Note that these issues are certainly not restricted to qualitative research or (semi-)positivistic paradigms, but are just as relevant for quantitative research from a more naturalistic perspective (14-16).
This list could go on for much longer, but the point has been made; everybody lies. Given the need to be skeptical, how should we read the scientific literature?
Using reflective reasoning to prevent bias
Reading is simple, but reading to become informed is much harder. This is especially the case when we are dealing with scientific theories. To aid you in this endeavor I will borrow the ‘reflective reasoning’ method from medical education.
It has been proven that it There is some evidence that it enhances physicians’ clinical reasoning, increases diagnostic accuracy, and reduces bias (17-19).
Step One. Pick a theory. This can be your own theory, or any theory present in the academic literature. We will call this theory the diagnosis.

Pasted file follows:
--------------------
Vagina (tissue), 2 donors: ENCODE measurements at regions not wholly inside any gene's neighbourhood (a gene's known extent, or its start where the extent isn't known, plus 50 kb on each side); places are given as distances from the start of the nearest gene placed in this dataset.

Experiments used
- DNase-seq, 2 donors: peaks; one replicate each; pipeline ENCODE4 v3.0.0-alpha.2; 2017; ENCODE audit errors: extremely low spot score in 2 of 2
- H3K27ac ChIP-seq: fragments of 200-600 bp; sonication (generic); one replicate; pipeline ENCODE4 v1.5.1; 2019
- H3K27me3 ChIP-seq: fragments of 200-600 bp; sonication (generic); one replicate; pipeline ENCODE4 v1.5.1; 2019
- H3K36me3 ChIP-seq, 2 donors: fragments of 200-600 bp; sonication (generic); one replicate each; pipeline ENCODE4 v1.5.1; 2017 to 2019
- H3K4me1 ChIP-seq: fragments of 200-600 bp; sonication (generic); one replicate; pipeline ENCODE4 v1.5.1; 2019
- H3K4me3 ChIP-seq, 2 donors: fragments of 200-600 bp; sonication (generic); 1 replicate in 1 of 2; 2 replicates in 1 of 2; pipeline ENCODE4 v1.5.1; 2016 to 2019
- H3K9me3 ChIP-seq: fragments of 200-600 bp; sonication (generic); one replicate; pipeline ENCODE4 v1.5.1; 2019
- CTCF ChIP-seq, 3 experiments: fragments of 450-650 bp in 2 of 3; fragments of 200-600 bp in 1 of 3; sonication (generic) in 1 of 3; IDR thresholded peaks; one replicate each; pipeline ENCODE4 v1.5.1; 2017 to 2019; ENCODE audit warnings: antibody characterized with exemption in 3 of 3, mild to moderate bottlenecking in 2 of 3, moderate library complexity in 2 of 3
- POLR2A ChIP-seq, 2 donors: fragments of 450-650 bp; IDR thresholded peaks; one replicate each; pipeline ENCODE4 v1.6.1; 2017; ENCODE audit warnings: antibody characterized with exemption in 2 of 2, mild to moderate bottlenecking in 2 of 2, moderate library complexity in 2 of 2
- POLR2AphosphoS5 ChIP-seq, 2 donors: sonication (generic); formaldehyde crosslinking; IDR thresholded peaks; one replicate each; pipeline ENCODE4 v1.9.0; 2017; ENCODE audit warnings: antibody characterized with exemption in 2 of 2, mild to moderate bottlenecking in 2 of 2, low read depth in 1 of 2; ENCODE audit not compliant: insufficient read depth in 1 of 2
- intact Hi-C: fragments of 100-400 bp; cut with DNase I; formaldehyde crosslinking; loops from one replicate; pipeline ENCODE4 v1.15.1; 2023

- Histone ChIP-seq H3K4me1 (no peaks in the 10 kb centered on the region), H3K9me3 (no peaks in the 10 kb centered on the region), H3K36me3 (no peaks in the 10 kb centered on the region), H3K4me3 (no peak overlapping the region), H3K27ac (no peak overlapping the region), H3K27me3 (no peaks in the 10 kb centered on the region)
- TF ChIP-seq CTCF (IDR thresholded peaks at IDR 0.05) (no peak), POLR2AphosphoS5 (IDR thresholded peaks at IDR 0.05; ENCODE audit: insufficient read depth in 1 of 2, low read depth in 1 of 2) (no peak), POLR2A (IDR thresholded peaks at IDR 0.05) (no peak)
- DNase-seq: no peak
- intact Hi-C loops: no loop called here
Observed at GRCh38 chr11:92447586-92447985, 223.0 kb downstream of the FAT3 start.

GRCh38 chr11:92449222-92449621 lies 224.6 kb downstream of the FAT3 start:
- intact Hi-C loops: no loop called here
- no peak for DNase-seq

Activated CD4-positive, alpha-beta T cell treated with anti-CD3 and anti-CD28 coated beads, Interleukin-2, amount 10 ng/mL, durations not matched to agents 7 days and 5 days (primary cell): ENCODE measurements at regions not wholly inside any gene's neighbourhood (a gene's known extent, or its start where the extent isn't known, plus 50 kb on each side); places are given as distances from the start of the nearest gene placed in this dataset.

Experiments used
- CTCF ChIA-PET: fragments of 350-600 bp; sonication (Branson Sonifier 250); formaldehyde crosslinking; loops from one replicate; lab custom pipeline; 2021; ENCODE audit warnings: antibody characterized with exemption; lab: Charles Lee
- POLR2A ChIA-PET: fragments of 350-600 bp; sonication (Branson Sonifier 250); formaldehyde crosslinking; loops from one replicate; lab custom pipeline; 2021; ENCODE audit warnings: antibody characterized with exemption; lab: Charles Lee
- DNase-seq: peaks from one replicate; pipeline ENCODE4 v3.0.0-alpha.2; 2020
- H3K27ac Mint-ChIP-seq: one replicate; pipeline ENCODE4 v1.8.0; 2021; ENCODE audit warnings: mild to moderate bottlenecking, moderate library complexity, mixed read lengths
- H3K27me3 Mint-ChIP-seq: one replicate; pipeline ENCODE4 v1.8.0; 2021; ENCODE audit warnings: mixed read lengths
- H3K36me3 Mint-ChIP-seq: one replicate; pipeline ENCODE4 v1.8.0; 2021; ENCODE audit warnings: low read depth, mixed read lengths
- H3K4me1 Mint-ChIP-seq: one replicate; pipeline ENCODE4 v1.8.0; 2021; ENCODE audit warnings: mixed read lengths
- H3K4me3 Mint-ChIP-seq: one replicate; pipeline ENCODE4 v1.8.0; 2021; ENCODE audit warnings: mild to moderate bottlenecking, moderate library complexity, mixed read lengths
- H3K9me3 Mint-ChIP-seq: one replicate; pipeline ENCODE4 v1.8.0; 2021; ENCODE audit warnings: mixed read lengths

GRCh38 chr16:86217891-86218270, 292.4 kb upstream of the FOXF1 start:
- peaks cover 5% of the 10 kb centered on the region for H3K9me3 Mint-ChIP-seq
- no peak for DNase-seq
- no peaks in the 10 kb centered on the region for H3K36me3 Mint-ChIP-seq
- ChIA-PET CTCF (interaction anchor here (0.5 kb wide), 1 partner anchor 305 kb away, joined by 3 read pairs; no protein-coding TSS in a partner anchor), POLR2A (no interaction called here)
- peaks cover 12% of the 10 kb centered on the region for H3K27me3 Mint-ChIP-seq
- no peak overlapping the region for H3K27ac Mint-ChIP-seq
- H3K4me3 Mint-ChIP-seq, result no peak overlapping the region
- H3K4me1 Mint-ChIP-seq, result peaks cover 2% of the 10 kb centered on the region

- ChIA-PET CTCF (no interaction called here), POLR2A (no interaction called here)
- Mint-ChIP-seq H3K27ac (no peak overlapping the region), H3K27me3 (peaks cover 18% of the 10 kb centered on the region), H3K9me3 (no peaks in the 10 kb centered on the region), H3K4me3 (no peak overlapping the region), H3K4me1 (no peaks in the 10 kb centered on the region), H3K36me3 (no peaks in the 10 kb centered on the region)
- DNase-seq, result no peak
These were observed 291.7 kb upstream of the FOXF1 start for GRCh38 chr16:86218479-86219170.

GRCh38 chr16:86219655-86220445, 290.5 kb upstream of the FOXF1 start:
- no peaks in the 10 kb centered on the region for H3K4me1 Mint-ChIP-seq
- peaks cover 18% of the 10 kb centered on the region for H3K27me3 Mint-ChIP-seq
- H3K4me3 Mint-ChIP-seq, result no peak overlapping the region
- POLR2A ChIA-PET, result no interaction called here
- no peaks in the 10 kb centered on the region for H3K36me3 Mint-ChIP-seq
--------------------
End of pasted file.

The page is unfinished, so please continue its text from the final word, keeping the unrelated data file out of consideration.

Step Two. Now list all the symptoms which are typical of this diagnosis. In other words: which data/studies support the theory? The key step is to differentiate between findings in the following manner:
- Which findings support the theory?
- Which findings contradict the theory?
- Which findings are expected given the theory, but are missing?
Why can this be helpful? Because by our nature we fixate on findings which confirm what we already believe (20). These questions can help reduce confirmation bias and give you a much more balanced perspective on the literature.
If you are not aware of any contradictory or missing evidence then take this as a sign that you might have been reading a biased section of the literature.